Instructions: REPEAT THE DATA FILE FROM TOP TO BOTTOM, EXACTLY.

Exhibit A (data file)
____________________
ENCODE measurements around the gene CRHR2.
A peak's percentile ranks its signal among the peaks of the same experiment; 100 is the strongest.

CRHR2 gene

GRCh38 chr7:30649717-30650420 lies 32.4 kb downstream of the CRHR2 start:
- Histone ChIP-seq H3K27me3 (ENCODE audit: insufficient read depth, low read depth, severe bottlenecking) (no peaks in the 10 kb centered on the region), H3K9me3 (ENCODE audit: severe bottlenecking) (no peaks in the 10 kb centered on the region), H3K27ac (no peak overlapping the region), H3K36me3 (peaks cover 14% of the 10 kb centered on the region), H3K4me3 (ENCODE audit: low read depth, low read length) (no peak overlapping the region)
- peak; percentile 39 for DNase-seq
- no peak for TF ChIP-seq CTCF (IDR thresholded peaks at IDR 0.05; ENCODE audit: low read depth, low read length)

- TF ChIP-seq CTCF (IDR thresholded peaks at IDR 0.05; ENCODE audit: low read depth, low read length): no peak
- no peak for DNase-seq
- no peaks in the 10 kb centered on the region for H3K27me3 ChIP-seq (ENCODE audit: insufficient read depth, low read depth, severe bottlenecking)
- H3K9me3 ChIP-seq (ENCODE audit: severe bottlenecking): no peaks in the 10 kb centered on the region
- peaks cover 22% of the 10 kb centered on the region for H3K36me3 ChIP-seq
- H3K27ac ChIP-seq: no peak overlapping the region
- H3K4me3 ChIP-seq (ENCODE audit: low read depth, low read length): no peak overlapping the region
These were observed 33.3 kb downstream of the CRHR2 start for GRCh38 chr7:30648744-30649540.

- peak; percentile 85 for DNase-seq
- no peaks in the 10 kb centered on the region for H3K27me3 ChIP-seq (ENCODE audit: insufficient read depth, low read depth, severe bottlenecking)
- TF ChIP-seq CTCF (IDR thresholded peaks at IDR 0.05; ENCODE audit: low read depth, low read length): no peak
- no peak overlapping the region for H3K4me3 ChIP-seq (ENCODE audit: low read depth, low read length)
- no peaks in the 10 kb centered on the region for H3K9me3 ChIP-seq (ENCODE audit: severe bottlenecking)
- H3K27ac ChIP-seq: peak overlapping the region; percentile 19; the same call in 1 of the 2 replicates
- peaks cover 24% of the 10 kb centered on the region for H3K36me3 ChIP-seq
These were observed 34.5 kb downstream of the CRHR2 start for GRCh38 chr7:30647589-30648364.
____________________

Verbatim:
ENCODE measurements around the gene CRHR2.
A peak's percentile ranks its signal among the peaks of the same experiment; 100 is the strongest.

CRHR2 gene

GRCh38 chr7:30649717-30650420 lies 32.4 kb downstream of the CRHR2 start:
- Histone ChIP-seq H3K27me3 (ENCODE audit: insufficient read depth, low read depth, severe bottlenecking) (no peaks in the 10 kb centered on the region), H3K9me3 (ENCODE audit: severe bottlenecking) (no peaks in the 10 kb centered on the region), H3K27ac (no peak overlapping the region), H3K36me3 (peaks cover 14% of the 10 kb centered on the region), H3K4me3 (ENCODE audit: low read depth, low read length) (no peak overlapping the region)
- peak; percentile 39 for DNase-seq
- no peak for TF ChIP-seq CTCF (IDR thresholded peaks at IDR 0.05; ENCODE audit: low read depth, low read length)

- TF ChIP-seq CTCF (IDR thresholded peaks at IDR 0.05; ENCODE audit: low read depth, low read length): no peak
- no peak for DNase-seq
- no peaks in the 10 kb centered on the region for H3K27me3 ChIP-seq (ENCODE audit: insufficient read depth, low read depth, severe bottlenecking)
- H3K9me3 ChIP-seq (ENCODE audit: severe bottlenecking): no peaks in the 10 kb centered on the region
- peaks cover 22% of the 10 kb centered on the region for H3K36me3 ChIP-seq
- H3K27ac ChIP-seq: no peak overlapping the region
- H3K4me3 ChIP-seq (ENCODE audit: low read depth, low read length): no peak overlapping the region
These were observed 33.3 kb downstream of the CRHR2 start for GRCh38 chr7:30648744-30649540.

- peak; percentile 85 for DNase-seq
- no peaks in the 10 kb centered on the region for H3K27me3 ChIP-seq (ENCODE audit: insufficient read depth, low read depth, severe bottlenecking)
- TF ChIP-seq CTCF (IDR thresholded peaks at IDR 0.05; ENCODE audit: low read depth, low read length): no peak
- no peak overlapping the region for H3K4me3 ChIP-seq (ENCODE audit: low read depth, low read length)
- no peaks in the 10 kb centered on the region for H3K9me3 ChIP-seq (ENCODE audit: severe bottlenecking)
- H3K27ac ChIP-seq: peak overlapping the region; percentile 19; the same call in 1 of the 2 replicates
- peaks cover 24% of the 10 kb centered on the region for H3K36me3 ChIP-seq
These were observed 34.5 kb downstream of the CRHR2 start for GRCh38 chr7:30647589-30648364.